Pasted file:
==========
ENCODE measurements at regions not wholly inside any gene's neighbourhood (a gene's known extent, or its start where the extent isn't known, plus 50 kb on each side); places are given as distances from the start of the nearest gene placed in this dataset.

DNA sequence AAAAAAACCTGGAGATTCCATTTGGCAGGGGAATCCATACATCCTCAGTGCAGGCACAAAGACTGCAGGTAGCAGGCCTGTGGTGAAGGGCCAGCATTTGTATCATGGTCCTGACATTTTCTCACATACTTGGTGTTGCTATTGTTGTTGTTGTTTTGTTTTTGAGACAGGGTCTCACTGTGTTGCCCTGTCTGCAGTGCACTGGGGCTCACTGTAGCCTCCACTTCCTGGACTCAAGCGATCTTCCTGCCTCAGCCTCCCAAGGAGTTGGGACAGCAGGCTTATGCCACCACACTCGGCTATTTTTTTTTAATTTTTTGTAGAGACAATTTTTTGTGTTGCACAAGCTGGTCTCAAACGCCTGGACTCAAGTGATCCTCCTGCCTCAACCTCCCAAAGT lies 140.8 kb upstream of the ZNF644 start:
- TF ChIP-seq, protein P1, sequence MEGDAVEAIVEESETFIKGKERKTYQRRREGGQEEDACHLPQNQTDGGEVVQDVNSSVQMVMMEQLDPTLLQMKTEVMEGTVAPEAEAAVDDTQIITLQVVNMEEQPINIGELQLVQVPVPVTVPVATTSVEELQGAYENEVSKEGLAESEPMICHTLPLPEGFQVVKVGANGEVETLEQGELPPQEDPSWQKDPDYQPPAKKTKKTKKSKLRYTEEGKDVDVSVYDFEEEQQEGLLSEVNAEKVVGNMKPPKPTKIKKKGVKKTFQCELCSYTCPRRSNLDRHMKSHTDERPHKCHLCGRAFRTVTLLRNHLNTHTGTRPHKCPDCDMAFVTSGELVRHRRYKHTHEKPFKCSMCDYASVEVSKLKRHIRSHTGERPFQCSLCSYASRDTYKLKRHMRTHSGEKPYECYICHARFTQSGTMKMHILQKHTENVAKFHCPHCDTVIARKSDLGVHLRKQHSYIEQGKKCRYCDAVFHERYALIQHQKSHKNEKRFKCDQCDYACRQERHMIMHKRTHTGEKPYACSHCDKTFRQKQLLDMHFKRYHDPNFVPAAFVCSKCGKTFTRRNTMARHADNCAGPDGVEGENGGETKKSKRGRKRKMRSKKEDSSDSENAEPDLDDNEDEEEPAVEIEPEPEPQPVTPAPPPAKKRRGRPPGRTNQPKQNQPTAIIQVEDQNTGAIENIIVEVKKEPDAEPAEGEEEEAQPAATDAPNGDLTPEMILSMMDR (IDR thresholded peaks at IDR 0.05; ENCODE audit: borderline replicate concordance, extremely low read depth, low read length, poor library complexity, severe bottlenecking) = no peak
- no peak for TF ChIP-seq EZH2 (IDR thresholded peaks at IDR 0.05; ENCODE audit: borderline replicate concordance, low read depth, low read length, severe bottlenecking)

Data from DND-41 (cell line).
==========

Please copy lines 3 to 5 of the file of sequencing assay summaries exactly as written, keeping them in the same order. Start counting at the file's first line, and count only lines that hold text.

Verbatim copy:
- TF ChIP-seq, protein P1, sequence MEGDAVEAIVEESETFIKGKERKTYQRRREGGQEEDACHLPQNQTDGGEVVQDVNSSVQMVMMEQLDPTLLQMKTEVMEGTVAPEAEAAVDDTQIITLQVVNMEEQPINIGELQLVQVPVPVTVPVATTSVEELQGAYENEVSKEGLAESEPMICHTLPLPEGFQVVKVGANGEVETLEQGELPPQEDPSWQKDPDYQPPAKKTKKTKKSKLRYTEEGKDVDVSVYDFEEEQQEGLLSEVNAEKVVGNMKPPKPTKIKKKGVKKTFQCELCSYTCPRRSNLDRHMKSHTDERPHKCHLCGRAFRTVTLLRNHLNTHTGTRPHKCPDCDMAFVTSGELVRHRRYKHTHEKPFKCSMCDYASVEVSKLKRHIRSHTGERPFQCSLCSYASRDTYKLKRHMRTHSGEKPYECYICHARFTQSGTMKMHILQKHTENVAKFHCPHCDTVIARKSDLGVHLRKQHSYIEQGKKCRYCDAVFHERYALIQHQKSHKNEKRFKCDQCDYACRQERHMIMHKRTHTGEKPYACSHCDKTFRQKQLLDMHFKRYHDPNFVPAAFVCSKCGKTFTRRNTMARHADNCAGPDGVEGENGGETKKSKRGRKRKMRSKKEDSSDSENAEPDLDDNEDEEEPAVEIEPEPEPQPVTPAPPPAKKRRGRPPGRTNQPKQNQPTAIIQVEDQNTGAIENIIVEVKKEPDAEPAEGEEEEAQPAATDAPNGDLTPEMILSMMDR (IDR thresholded peaks at IDR 0.05; ENCODE audit: borderline replicate concordance, extremely low read depth, low read length, poor library complexity, severe bottlenecking) = no peak
- no peak for TF ChIP-seq EZH2 (IDR thresholded peaks at IDR 0.05; ENCODE audit: borderline replicate concordance, low read depth, low read length, severe bottlenecking)

Data from DND-41 (cell line).